A team of scientists at Argonne National Laboratory were able to observe a nonliving material mimic behavior associated with learning, which they say can lead to better artificial intelligence (AI) systems.
The paper describing the study was published in Advanced Intelligent Systems.
The group is aiming to develop the next generation of supercomputers and looking toward the human brain for inspiration.
Non-Biological Materials With Learning-Like Behaviors
Researchers looking to make brain-inspired computers often turn to non-biological materials that hint they could take up learning-like behaviors. These materials could be used to build hardware that could be paired with new software algorithms, enabling more energy-efficient AI.
The new study was led by scientists from Purdue University. They exposed oxygen deficient nickel oxide to brief electrical pulses and elicited two different electrical responses similar to learning. According to Rutgers University professor Shriram Ramanathan, who was a professor at Purdue University at the time of the work, they came up with an all-electrically-driven system that demonstrated learning behaviors.
The research team relied on the resources of the Advanced Photon Source (APS), a U.S. Department of Energy (DOE) Office of Science facility at DOE’s Argonne National Laboratory.
Habituation and Sensitization
The first response that occurs is habituation, which takes place when the material gets accustomed to being slightly zapped. Although the material’s resistance increases after an initial jolt, the researchers noted that it becomes used to the electric stimulus.
Fanny Rodolakis is a physicist and beamline scientist at the APS.
“Habituation is like what happens when you live near an airport,” Rodolakis says. “The day you move in, you think ‘what a racket,’ but eventually you hardly notice anymore.”
The second response shown by the material is sensitization, which occurs when a larger dose of electricity is administered.
“With a larger stimulus, the material’s response grows instead of diminishing over time,” Rodolakis says. “It’s akin to watching a scary movie, and then having someone say ‘boo!’ from behind a corner — you see it really jump.”
“Pretty much all living organisms demonstrate these two characteristics,” Ramanathan continues. “They really are a foundational aspect of intelligence.”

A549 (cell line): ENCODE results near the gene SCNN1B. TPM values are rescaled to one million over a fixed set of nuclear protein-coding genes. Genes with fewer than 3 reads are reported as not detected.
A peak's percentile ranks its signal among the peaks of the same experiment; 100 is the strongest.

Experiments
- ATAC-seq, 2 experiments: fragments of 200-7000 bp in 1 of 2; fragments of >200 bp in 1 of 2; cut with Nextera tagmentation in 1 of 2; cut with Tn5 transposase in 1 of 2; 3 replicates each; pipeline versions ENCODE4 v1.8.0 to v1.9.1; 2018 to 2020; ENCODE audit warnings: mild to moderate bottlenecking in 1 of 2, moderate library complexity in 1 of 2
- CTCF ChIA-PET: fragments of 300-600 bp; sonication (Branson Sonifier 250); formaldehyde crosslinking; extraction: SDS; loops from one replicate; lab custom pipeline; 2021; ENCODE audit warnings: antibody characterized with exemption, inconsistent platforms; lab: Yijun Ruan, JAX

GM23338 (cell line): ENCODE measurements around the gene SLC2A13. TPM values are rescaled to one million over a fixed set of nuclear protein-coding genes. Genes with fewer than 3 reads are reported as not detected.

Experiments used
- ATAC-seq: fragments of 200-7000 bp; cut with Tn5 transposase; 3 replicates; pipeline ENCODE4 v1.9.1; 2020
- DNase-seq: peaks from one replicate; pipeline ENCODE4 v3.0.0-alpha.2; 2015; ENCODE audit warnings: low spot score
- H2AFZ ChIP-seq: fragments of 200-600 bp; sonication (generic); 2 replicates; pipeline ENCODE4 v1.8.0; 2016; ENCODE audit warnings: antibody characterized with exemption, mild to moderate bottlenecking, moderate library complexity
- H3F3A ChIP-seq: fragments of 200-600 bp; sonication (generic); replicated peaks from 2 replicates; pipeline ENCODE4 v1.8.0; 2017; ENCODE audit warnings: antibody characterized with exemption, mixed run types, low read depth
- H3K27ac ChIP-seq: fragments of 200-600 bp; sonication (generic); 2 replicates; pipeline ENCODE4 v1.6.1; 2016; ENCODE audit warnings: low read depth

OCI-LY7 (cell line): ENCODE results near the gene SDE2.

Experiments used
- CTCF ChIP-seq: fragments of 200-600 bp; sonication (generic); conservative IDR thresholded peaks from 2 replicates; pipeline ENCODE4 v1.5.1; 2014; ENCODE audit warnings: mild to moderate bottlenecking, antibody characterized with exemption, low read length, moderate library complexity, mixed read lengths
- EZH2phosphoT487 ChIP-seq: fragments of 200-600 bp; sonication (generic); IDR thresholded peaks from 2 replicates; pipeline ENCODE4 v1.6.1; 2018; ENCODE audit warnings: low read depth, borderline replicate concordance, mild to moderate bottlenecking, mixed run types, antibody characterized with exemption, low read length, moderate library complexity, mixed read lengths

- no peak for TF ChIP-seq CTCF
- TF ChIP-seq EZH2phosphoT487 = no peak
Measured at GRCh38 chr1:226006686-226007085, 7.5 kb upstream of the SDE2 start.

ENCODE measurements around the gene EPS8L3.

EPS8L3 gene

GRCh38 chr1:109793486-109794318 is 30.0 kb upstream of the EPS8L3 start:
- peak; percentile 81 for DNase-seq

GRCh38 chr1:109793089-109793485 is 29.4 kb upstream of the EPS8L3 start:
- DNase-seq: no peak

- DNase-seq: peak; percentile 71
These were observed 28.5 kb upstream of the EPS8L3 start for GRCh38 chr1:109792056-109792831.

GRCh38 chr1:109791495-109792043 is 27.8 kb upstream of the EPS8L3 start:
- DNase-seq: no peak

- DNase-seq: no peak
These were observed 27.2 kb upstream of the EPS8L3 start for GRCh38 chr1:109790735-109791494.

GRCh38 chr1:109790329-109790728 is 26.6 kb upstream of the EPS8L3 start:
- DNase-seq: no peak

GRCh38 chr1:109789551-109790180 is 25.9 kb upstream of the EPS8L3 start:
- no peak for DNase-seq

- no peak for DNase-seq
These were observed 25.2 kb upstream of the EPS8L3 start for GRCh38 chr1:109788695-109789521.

The two behaviors are controlled by quantum interactions that take place between electrons. These interactions can’t be described by classical physics, and they play a role in forming the basis for a phase transition in the material.
“An example of a phase transition is a liquid becoming a solid,” Rodolakis says. “The material we’re looking at is right on the border, and the competing interactions that are going on at the electronic level can easily be tipped one way or another by small stimuli.”
According to Ramanathan, it is essential to have a system that can be completely controlled by electrical signals.
“Being able to manipulate materials in this fashion will allow hardware to take on some of the responsibility for intelligence,” he says. “Using quantum properties to get intelligence into hardware represents a key step towards energy-efficient computing.”
Overcoming Stability-Plasticity Dilemma
Scientists can use the difference between habituation and sensitization to overcome the stability-plasticity dilemma, which is a major challenge in the development of AI. Algorithms often struggle to adapt to new information, and when they do, they often forget some of their previous experiences or what they’ve learned. If scientists create a material that can habituate, they can teach it to ignore or forget unnecessary information and achieve additional stability. On the other hand, sensitization could train the system to remember and incorporate new information, which enables plasticity.
“AI often has a hard time learning and storing new information without overwriting information that has already been stored,” Rodolakis says. “Too much stability prevents AI from learning, but too much plasticity can lead to catastrophic forgetting.”
According to the team, one of the big advantages of the new study involved the small size of the nickel oxide device.
“This type of learning had previously not been done in the current generation of electronics without a large number of transistors,” Rodolakis explains. “The single junction system is the smallest system to date to show these properties, which has big implications for the possible development of neuromorphic circuitry.”
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